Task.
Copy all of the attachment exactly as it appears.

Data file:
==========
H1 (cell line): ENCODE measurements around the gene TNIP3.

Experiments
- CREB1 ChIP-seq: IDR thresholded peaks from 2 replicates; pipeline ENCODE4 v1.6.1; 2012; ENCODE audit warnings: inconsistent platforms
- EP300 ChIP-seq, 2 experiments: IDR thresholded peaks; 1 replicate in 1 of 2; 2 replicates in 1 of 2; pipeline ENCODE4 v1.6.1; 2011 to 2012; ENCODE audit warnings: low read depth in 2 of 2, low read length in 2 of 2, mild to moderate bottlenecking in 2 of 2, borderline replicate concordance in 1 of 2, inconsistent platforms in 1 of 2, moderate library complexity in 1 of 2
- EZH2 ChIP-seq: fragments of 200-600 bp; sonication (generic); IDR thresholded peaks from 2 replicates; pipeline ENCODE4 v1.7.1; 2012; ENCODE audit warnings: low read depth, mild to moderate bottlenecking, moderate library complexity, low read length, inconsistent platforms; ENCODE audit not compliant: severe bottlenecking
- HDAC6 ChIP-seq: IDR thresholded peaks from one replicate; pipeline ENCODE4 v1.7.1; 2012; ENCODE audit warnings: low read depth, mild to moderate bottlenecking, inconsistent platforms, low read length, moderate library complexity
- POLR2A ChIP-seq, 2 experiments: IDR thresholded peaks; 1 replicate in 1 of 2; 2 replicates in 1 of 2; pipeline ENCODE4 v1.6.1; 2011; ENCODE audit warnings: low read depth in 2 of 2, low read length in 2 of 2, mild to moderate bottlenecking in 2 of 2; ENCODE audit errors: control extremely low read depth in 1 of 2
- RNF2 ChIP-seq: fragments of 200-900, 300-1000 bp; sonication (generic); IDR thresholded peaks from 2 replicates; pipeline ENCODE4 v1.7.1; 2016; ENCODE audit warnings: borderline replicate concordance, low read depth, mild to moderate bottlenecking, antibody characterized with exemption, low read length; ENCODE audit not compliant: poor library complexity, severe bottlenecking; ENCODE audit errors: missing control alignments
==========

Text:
H1 (cell line): ENCODE measurements around the gene TNIP3.

Experiments
- CREB1 ChIP-seq: IDR thresholded peaks from 2 replicates; pipeline ENCODE4 v1.6.1; 2012; ENCODE audit warnings: inconsistent platforms
- EP300 ChIP-seq, 2 experiments: IDR thresholded peaks; 1 replicate in 1 of 2; 2 replicates in 1 of 2; pipeline ENCODE4 v1.6.1; 2011 to 2012; ENCODE audit warnings: low read depth in 2 of 2, low read length in 2 of 2, mild to moderate bottlenecking in 2 of 2, borderline replicate concordance in 1 of 2, inconsistent platforms in 1 of 2, moderate library complexity in 1 of 2
- EZH2 ChIP-seq: fragments of 200-600 bp; sonication (generic); IDR thresholded peaks from 2 replicates; pipeline ENCODE4 v1.7.1; 2012; ENCODE audit warnings: low read depth, mild to moderate bottlenecking, moderate library complexity, low read length, inconsistent platforms; ENCODE audit not compliant: severe bottlenecking
- HDAC6 ChIP-seq: IDR thresholded peaks from one replicate; pipeline ENCODE4 v1.7.1; 2012; ENCODE audit warnings: low read depth, mild to moderate bottlenecking, inconsistent platforms, low read length, moderate library complexity
- POLR2A ChIP-seq, 2 experiments: IDR thresholded peaks; 1 replicate in 1 of 2; 2 replicates in 1 of 2; pipeline ENCODE4 v1.6.1; 2011; ENCODE audit warnings: low read depth in 2 of 2, low read length in 2 of 2, mild to moderate bottlenecking in 2 of 2; ENCODE audit errors: control extremely low read depth in 1 of 2
- RNF2 ChIP-seq: fragments of 200-900, 300-1000 bp; sonication (generic); IDR thresholded peaks from 2 replicates; pipeline ENCODE4 v1.7.1; 2016; ENCODE audit warnings: borderline replicate concordance, low read depth, mild to moderate bottlenecking, antibody characterized with exemption, low read length; ENCODE audit not compliant: poor library complexity, severe bottlenecking; ENCODE audit errors: missing control alignments